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Chasing After Shadows: A Review of Maik Nwosu’s ‘Alpha Song’


The opening of Maik Nwosu’s Alpha Song reads like Mariama Ba’s So Long a Letter. But unlike So Long a Letter, it is not just a letter; it is a dying father’s “last will and testament” to his five-year old son. As the book progresses, however, the “will and testament” turns out to be just memories. The protagonist, Taneba, says at the beginning: “And what more precious legacy can I leave you, my son, than my most prized possession? My secrets: my memory.” (p.1). The book begins in the present where Taneba, forty-five years old, and at the point of death, delves into the deep past to unburden his heart of memories that go beyond two decades: the life he had lived, the people he had met and the places he had been.

Like Christopher Marlowe’s Dr. Faustus, Alpha Song re-enacts the motif of the knowledge-seeker. It is a story of insatiable quest, of man’s endless search for meaning, for the true essence of life. But it is a futile search. No one ever finds it. Everything ends in disillusionment. Reading through the pages, one could clearly hear echoes of the voice of the Preacher saying: “Vanity upon vanity, all is vanity.” Taneba confesses in his letter to Toshiba: “All my life, I have been searching for something just beyond the edge of my consciousness, just a little above my comprehension. I doubt if I will ever find it…” (p.95)

Man is an insatiable being, ever searching. Taneba’s flight from his village to Lagos is a search for meaning. So is his romance with the night. His ultimate aim, he says, was “to catch up with the night”. But it was impossible because the night was always “one step ahead” of him. (p.3) As he would later confess: “I had lived through several ages of the night…wandering and wondering, seeking for a great indefinable essence but finding only small definable pleasures.” (p.212) In the end, he is “rather tired of seeking and not finding.” (p.228) Realising the futility of his search, he traces his way to his roots in Kaiama Creek.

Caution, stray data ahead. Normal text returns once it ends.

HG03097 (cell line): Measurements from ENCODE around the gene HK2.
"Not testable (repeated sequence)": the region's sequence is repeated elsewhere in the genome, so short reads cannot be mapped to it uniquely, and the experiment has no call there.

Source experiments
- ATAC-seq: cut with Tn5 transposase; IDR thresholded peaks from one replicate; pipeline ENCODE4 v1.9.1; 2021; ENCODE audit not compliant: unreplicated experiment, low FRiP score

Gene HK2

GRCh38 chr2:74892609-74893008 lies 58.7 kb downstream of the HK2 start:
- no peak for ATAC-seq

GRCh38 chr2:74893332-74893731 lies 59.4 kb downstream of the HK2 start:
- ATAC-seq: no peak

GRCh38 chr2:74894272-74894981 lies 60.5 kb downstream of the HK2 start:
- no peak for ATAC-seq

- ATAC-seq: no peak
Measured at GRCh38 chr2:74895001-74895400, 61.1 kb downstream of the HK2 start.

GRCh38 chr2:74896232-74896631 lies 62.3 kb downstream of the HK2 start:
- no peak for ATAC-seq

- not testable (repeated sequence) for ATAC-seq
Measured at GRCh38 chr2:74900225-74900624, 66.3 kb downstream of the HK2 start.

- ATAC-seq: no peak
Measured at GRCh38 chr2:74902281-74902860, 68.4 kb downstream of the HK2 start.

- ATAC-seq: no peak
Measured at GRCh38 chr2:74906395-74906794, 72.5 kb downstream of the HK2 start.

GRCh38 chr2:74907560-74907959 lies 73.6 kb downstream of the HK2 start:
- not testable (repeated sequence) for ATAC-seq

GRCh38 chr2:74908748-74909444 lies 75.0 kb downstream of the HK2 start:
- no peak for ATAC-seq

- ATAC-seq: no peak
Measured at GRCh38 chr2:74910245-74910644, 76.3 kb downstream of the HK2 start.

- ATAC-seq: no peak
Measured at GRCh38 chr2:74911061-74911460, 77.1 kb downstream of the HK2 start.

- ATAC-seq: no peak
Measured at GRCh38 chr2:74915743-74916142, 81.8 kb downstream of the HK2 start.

The above then underlines man’s search for meaning as a pursuit after shadows. Yet, man cannot stop searching because he is insatiable; because “life is something we go through searching for meaning,” (p.2).

Just like Taneba, virtually every other character in Alpha Song goes in search of meaning, his or her own way. Bantus’s wanderings are also a search. He has been to New York and to almost all the islands in the world: Montego Bay, Tahiti, Zanzibar – yet his appetite for adventure is not whetted. He still goes off to Monrovia, to the desert, again to New York, and back to Lagos, all in search of what he does not even know. At one point he tells Taneba that he has been “to find the heart of the ocean.” (p.122) He too soon realises the futility of his search. “Life is a myth,” he says:

…the myth of existence, of living. We don’t live, man; we only go through the motions. Everyman’s life is a myth he tries to retell, to personalise; he doesn’t own it, he doesn’t even understand it. (p.78)

But does he stop searching? He sets off again, and rather than find meaning, he gets lost himself. After many years of living in illusion, Faith goes to church in search of God. Yellow’s movement from Papa Real’s house to Mama Zi’s Beach Kingdom is also a search. Taneba also goes to Mama Zi, to Abedie, and finally joins Faith’s church in New York. Man is in constant search, ever trying to know more.